My main point that I discovered and wanted to share is the top mount bolt design as seen in the attached pics. Shock mount 1.jpgShock mount 2.jpgShock mount 3.jpg

Basically the head of the top mounting bolt goes THROUGH the mounting flange on the left side squeezes the shock tight against the only the right flange. The head of the bolt is obviously held secure by the collar for the vertical movements, but this essentially means that spacer width for the upper left side of the shock mount is not an issue. Its a small thing but may help those considering going to the details of very specific width spacers. I was able to find washes that were were .2 mm which for me was close enough.

And, with only 15 mile ride so far, with the Cogent dynamic emulators, fork springs, oil, the RSV4 V4 shock with the 1092-49 Ohlins spring, the bike is much better all around. The jolty road cracks are all but gone now. My wrists and back are much happier.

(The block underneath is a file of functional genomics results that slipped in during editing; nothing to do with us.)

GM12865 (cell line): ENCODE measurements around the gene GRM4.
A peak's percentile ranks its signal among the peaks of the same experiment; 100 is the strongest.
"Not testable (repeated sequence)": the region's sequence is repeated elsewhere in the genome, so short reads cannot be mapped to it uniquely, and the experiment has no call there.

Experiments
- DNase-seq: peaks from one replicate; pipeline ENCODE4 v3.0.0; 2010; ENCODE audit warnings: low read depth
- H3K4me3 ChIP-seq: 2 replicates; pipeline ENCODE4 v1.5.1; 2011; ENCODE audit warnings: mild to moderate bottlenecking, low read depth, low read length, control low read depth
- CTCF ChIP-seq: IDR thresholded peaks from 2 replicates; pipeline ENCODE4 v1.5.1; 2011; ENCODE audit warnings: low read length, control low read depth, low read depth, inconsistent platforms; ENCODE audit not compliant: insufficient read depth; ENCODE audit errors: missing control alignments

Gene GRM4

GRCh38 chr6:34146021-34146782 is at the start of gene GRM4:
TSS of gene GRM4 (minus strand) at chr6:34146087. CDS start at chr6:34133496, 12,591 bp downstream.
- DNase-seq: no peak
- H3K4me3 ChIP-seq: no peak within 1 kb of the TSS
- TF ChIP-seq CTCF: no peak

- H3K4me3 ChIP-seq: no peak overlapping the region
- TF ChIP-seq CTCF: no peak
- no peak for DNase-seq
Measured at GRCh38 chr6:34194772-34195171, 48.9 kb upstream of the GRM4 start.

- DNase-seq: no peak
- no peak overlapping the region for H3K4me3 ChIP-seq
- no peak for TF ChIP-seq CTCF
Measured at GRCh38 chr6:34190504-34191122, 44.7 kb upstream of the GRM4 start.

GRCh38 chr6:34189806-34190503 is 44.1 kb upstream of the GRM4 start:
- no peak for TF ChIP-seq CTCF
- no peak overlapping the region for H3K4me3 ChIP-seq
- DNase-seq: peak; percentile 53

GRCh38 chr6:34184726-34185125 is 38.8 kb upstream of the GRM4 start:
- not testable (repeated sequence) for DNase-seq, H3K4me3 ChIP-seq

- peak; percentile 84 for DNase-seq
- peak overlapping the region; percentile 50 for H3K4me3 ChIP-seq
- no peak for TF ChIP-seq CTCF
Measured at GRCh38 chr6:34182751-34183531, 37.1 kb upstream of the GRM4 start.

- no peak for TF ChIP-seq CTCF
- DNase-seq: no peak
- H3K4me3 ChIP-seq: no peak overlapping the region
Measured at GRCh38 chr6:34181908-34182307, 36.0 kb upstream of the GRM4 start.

Therapy

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The jolty road cracks are all but gone now

This is what made the cost of my RaceTech stuff worth it. Plus the all around better handling and feeling more secure and.......well lots I guess.
Ready for the next Dragon meet.
 

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ted007

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Tuono shock top eye

The new spring came in from KFG. I installed it Saturday and learned a few more things about the swap. I went with the 180mm X 120nm spring and my sag numbers are perfect. The spring leave plenty of adjustment so it should work for heavier riders.


First the springs. The 180 is to the left, 170 in the middle and the stock 160 Tuono spring is the right one.



This is the 170mm X 110nm spring installed and set to my sag (175lbs). You can see where the adjustment rings are set and I wasn't able to achieve proper free sag when the proper rider sag was set.



This is the 180mm X 120nm spring installed and notice now where the adjustment rings are set. This was close to where the rings are after sag was set.